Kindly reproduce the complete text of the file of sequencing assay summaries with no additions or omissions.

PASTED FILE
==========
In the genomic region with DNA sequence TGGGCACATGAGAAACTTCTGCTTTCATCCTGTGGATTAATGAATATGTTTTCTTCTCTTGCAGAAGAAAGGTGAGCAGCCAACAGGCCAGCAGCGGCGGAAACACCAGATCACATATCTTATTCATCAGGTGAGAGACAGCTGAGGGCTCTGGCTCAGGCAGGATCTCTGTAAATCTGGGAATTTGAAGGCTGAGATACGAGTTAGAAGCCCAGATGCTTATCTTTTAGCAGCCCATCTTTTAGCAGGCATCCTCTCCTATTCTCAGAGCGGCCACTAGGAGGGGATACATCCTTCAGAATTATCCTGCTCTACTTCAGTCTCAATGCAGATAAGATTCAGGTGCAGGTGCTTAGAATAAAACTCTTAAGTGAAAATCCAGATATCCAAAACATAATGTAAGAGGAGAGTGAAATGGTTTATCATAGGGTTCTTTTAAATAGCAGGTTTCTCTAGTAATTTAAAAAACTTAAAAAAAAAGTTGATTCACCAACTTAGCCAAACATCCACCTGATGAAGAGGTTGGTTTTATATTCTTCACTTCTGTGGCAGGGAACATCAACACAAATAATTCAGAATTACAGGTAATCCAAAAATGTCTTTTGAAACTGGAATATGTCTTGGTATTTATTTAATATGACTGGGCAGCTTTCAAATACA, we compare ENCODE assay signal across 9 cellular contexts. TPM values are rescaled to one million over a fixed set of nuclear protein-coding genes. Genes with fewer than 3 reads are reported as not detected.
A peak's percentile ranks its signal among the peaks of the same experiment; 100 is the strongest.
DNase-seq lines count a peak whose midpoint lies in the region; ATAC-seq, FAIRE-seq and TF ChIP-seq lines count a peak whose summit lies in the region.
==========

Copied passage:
In the genomic region with DNA sequence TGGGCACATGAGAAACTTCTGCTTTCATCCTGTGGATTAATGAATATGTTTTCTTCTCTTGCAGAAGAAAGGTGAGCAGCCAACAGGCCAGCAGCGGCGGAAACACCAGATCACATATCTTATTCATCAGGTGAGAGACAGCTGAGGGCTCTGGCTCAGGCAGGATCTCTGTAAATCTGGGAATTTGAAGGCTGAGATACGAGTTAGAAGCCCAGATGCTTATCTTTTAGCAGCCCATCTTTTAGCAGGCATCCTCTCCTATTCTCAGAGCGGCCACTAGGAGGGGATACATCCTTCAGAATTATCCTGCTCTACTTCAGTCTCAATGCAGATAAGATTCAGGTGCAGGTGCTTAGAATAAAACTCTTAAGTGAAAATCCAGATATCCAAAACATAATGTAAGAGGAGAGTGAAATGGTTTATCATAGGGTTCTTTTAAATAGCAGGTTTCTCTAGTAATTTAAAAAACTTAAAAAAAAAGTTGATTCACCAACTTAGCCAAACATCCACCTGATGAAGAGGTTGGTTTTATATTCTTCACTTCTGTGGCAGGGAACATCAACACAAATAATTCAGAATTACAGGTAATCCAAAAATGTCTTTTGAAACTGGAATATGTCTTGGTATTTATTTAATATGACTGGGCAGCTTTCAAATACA, we compare ENCODE assay signal across 9 cellular contexts. TPM values are rescaled to one million over a fixed set of nuclear protein-coding genes. Genes with fewer than 3 reads are reported as not detected.
A peak's percentile ranks its signal among the peaks of the same experiment; 100 is the strongest.
DNase-seq lines count a peak whose midpoint lies in the region; ATAC-seq, FAIRE-seq and TF ChIP-seq lines count a peak whose summit lies in the region.